Bunning out, McConnell in at Fancy Farm; GOP hoping for national speaker

06/28/2010 04:23 PM

UPDATED: Republican U.S. Sen. Jim Bunning, who endorsed Rand Paul in April to be his successor, won’t attend the political speaking event at the Fancy Farm picnic Aug. 7. But U.S. Sen. Mitch McConnell, who backed Paul’s primary opponent, will be there to support Paul, organizers said.

Mark Wilson, co-chairman of the political speaking portion of the annual event in far west Kentucky, said McConnell was the first statewide official to confirm that he’d attend the event, which is the traditional kick-off to the fall election season.

Bunning’s staff also notified organizers that the retiring senator wouldn’t be able to make it, Wilson said.

Neither Paul nor Democratic U.S. Senate candidate Jack Conway have responded to the invitations yet. But statewide candidates rarely, if ever, skip the picnic at St. Jerome Catholic Church.

UPDATE 8:49 p.m.: Wilson sent an email to reporters late Monday night confirming that Democratic Lt. Gov. Daniel Mongiardo and Republican Secretary of State Trey Grayson have said they’ll be there to speak. Agriculture Commissioner Richie Farmer, who has said he’s considering running for governor or lieutenant governor in next year’s Republican primary, will not attend, according to Wilson’s list.

State Rep. Jeff Hoover, the Republican leader of the state House, is scheduled to be master of ceremonies for the political speaking.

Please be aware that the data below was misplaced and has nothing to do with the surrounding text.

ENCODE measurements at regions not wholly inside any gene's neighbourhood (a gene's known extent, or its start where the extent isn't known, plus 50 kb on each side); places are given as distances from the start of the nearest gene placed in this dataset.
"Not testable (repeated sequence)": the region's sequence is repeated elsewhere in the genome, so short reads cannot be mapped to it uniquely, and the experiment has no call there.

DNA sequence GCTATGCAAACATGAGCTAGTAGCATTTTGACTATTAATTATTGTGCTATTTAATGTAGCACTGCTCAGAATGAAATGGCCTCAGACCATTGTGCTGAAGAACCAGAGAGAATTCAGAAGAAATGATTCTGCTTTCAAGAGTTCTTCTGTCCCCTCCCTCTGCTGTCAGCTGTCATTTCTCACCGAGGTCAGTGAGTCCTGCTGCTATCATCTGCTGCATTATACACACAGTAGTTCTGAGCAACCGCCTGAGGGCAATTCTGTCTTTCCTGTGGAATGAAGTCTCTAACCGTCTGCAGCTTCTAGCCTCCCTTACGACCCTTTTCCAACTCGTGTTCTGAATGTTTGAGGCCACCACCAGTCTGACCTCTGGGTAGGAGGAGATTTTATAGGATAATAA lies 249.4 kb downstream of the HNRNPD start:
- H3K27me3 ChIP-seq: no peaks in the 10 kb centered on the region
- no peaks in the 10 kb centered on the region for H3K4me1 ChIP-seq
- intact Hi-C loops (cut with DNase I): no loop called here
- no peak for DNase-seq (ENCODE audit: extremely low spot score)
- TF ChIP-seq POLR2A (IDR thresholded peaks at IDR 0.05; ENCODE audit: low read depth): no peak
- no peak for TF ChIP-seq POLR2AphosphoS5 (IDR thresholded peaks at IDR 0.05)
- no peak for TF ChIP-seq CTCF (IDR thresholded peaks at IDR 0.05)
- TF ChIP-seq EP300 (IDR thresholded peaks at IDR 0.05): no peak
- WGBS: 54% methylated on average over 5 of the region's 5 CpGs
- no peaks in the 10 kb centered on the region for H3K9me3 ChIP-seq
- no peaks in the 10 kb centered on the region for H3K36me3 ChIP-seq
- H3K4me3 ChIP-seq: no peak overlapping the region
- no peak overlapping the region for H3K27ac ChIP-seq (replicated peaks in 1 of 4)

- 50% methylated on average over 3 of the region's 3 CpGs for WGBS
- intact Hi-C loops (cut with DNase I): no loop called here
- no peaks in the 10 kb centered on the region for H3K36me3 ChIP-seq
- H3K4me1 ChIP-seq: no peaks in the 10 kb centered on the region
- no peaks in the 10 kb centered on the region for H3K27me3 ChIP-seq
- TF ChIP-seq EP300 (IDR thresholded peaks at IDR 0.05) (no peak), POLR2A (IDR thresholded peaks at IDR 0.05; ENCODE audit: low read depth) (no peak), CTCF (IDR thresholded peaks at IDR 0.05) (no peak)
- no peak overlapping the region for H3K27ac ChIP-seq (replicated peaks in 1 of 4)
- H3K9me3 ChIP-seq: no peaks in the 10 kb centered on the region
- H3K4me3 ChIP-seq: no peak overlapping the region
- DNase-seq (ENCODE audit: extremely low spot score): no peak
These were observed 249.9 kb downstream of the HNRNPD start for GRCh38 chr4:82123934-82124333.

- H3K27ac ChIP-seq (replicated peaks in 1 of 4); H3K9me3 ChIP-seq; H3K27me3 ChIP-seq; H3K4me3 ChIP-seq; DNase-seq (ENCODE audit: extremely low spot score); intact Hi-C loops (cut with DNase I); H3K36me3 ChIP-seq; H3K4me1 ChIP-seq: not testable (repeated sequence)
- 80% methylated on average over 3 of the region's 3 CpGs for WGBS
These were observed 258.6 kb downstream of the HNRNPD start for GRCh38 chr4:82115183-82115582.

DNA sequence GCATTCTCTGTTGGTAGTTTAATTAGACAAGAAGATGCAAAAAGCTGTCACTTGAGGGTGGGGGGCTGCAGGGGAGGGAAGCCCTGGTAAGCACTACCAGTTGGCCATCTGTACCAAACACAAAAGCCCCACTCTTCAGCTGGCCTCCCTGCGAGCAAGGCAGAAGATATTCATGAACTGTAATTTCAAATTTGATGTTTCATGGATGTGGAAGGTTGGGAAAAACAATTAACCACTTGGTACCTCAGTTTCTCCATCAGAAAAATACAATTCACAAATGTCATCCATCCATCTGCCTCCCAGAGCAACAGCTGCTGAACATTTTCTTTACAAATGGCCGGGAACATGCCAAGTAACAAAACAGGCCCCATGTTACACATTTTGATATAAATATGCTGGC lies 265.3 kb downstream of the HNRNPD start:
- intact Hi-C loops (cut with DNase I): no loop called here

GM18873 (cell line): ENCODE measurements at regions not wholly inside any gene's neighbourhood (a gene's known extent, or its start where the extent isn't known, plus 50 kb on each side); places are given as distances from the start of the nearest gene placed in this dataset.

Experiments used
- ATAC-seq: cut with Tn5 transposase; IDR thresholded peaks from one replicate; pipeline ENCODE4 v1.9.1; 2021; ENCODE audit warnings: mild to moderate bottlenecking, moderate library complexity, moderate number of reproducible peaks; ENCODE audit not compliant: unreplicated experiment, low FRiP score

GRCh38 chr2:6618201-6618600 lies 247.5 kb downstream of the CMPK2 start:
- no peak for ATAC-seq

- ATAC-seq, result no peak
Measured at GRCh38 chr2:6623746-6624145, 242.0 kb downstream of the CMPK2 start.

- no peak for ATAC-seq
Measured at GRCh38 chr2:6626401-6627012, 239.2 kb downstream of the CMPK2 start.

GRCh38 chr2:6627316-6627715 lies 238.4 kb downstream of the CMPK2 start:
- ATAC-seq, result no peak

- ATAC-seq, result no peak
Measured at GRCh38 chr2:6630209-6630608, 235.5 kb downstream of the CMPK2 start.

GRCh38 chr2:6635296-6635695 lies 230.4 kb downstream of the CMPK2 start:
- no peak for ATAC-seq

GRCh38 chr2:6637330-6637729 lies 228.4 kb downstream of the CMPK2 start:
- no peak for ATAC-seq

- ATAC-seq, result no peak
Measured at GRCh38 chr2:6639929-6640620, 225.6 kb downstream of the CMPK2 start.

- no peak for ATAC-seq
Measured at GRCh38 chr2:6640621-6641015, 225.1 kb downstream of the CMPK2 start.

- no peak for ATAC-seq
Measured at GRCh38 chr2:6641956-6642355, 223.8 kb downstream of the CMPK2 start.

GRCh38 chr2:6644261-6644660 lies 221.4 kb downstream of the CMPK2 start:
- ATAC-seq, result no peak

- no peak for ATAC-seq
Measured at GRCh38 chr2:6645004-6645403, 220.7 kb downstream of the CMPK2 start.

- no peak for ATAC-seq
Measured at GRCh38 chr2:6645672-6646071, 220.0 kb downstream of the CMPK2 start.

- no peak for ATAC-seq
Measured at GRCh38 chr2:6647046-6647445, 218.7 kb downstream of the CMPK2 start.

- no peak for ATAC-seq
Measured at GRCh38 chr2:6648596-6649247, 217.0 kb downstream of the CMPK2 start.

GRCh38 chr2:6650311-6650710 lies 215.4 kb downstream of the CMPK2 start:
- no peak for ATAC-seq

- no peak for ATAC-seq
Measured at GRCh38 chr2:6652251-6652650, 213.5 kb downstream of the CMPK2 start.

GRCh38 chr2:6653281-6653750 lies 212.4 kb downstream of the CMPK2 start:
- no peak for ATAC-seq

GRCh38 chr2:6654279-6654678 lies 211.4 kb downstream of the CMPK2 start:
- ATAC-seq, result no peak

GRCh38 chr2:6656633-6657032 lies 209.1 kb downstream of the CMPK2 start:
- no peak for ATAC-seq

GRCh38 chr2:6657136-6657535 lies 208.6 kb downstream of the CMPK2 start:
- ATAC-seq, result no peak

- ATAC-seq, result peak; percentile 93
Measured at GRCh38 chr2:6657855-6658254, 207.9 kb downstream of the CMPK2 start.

Both political parties also put on pep-rally-like breakfasts the day of the picnic for activists.

The lineup for the Democratic Party’s breakfast hasn’t been set yet.

The Republicans, this year, have invited a Republican congressional leader as the keynote speaker but haven’t heard back yet, said Patricia Vincent, chairwoman of the Graves County Republican Party.

McConnell, U.S. Rep. Ed Whitfield and state Senate President David Williams already have confirmed that they will speak at the GOP breakfast, Vincent said. Organizers are waiting back to hear if the congressional leader, whom Vincent declined to name, accepts the invitation before selecting the emcee of the breakfast, she said.

Vincent said she expects Paul will attend but hasn’t heard back yet. And so far, the U.S. Senate race has generated little buzz even among party activists in the month since the May 18 primary.

“I don’t hear a lot of discussion about it. Not yet,” she said. “Since the primary, it’s actually been pretty quiet.”

But, she said, it likely won’t be like that once Fancy Farm rolls around.

- Ryan Alessi

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